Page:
Further chemometric analysis was carried out on the 1H-NMR spectra using O-PLS-DA (50). This is a supervised statistical approach that takes into account the class of sample being analyzed. Constructing O-PLS-DA models from full-resolution urinary 1H-NMR spectra allows identification of the metabolites most significant in discriminating between two or more classes of samples to a level of accuracy unobtainable with bucketed spectra (29). Figure 7, BE, presents O-PLS coefficient plots for four pairwise models from subclasses or groups of subclasses. These plots have been color-coded to display the relative significance of each variable to the discrimination, with red-orange colors being most significant, and blue-green colors being least significant. The sign and intensity of each variable indicate its covariance with the respective sample class. In Fig. 7B, data from Dent's and Lowe patients were grouped together and compared with controls. The O-PLS coefficient plot identified several resonances significant in discriminating the two classes, such as a doublet at δ1.48, and multiplets at δ1.71 and δ1.91, in Dent's and Lowe patients, and singlets at δ2.34 and δ4.44. To facilitate assignment of these, STOCSY analysis (15) was performed on the maxima of each group of highly significant data points (corresponding to the apex of an NMR signal). This allowed identification of several potential biomarkers for each FS subtype. Controls exhibited higher levels of N-methylnicotinic acid and a molecule with a spectral pattern consisting of a singlet at δ2.35 and an apparent doublet of doublets centered at δ7.25, the latter being p-cresol sulfate. Dent's and Lowe patients had higher levels of the neutral amino acids alanine and glycine and the basic amino acid lysine. Urinary profiles of Dent's and Lowe patients were directly compared to identify specific differences between these two types of FS. Figure 7C shows the coefficient plot from the O-PLS-DA model, highlighting resonances more significant in the discrimination. Assignment tables combined with STOCSY revealed these to be hippurate and creatinine in Dent's disease, while relatively higher concentrations of alanine, glycine, lysine, and lactate were more likely to be found in urine from patients with Lowe syndrome. However, it should be noted that the cross-validation parameter Q2 is low (0.11), limiting its interpretability, attributable to the small sample size and the relatively small difference between these two disease classes.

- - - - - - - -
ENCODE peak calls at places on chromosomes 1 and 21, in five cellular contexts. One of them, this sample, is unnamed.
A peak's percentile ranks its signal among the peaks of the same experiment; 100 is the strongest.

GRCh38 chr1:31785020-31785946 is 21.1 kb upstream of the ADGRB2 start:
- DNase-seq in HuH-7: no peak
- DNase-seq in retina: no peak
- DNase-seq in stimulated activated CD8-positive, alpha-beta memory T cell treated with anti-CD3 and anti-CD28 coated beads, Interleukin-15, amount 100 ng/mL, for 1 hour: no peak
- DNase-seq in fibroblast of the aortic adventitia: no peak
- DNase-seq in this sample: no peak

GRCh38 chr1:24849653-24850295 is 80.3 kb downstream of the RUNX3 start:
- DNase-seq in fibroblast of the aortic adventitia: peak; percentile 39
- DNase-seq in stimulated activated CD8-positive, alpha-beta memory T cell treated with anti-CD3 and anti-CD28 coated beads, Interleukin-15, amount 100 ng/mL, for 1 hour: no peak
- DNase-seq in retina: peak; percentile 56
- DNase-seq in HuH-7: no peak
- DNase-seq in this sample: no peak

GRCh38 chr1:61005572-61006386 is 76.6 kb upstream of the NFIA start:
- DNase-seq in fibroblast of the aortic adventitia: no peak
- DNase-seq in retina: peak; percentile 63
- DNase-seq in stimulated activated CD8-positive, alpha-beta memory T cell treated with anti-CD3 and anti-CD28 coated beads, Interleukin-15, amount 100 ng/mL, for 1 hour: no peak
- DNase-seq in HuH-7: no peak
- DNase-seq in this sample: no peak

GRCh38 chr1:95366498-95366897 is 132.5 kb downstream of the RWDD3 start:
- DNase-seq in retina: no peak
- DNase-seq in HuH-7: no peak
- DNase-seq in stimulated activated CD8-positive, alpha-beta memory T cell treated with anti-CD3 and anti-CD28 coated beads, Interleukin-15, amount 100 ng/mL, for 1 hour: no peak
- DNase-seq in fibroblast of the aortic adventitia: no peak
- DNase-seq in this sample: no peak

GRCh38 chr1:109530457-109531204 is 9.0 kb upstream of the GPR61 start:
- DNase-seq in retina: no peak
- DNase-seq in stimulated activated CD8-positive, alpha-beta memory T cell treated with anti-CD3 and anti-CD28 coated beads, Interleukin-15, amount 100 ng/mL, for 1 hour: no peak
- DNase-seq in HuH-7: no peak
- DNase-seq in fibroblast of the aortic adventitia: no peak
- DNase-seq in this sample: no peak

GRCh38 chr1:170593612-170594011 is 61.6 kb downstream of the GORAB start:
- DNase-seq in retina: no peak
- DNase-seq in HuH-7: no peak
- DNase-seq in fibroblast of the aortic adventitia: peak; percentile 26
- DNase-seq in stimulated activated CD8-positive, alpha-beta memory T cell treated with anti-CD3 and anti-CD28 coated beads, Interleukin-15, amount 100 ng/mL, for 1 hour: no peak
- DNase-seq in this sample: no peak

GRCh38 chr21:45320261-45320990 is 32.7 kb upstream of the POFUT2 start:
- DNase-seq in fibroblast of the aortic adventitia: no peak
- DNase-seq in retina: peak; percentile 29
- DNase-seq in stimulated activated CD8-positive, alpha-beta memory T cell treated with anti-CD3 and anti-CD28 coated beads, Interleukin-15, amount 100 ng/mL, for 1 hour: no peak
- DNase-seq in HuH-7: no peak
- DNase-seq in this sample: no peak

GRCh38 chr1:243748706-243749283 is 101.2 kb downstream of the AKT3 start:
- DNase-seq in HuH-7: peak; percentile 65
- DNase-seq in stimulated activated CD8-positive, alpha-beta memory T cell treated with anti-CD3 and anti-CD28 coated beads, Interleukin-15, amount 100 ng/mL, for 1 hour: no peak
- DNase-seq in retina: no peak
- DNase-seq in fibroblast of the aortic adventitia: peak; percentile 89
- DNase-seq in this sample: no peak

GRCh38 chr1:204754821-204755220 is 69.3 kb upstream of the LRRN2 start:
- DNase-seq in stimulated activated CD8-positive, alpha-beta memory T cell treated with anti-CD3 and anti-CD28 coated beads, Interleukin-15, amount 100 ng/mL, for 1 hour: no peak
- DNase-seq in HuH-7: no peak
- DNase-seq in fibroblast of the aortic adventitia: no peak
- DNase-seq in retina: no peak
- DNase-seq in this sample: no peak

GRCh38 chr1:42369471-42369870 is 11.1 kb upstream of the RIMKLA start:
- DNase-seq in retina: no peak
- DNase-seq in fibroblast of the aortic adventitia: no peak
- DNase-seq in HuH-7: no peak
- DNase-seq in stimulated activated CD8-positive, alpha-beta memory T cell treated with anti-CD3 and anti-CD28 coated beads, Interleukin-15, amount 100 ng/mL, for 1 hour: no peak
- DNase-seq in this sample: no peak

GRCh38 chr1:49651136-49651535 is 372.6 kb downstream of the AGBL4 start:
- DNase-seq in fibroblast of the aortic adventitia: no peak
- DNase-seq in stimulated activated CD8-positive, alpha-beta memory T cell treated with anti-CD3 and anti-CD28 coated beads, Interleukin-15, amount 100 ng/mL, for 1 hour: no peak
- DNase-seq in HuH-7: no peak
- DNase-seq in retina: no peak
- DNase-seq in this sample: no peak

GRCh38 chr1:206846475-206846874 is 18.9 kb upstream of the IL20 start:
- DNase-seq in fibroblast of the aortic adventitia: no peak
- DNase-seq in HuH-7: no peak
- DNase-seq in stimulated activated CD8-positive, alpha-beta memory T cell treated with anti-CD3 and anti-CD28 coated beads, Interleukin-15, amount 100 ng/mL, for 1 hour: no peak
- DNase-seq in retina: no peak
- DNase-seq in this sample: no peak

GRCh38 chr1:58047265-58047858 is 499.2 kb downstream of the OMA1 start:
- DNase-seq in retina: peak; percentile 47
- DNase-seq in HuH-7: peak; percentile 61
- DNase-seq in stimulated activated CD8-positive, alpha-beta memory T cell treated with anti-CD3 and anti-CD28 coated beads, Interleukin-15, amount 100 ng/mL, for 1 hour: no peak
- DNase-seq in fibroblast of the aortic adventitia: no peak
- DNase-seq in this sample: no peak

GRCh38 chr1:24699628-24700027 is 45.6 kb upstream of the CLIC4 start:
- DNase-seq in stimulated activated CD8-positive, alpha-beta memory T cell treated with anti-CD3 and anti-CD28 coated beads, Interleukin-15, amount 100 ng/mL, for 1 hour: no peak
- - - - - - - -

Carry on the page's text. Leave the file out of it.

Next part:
An O-PLS-DA model was also constructed to compare urine from patients with ADIF with controls. Figure 7D shows the O-PLS coefficient plot for this model, showing many highly significant (red) positive regions. STOCSY analysis and assignment tables showed these belong mainly to glucose, along with the neutral branched-chain amino acids valine and leucine compared with controls. Visual inspection of the data also showed ADIF patients had considerably lower levels of citrate in their urine compared with controls; but this was not detected by O-PLS analysis due to the significant peak-positional variation in the citrate resonances. Finally, ADIF patients were directly compared with the grouped Dent's and Lowe patients' urine. The O-PLS coefficient plot, shown in Fig. 7E, showed specific and significant differences in the metabolic profiles: urine spectra from ADIF patients were significantly higher in glucose, valine and, to a lesser extent, leucine, while lysine was more significant in discriminating Dent's and Lowe patients as a group.


Applying -omics science to physiology and clinical medicine faces several practical problems, some of which are still technical, but a critical one (similar to that in molecular genetics) is how well defined or characterized (“phenotyped”) are the animal models or patient groups under study. Only if robust subclasses are defined can valid comparisons be made between normal, disease and disease variants, and potential biomarkers identified. Moreover, data analysis strategies are also needed that emphasize differences in patterns, rather than in discrete measurements of single variables, as the greater the number of parameters defining a disease, the greater the reliability of any diagnostic test. Therefore, the aims of this study were twofold: 1) to provide and validate an innovative and more comprehensive analysis and characterization of urine composition by combining proteomic and metabonomic techniques; and 2) to test the hypothesis that in defined FS, urine profiling in this way might provide mechanistic insights, or clues, as to the underlying defects and pathophysiology, as well as a means to refine the different FS phenotypes.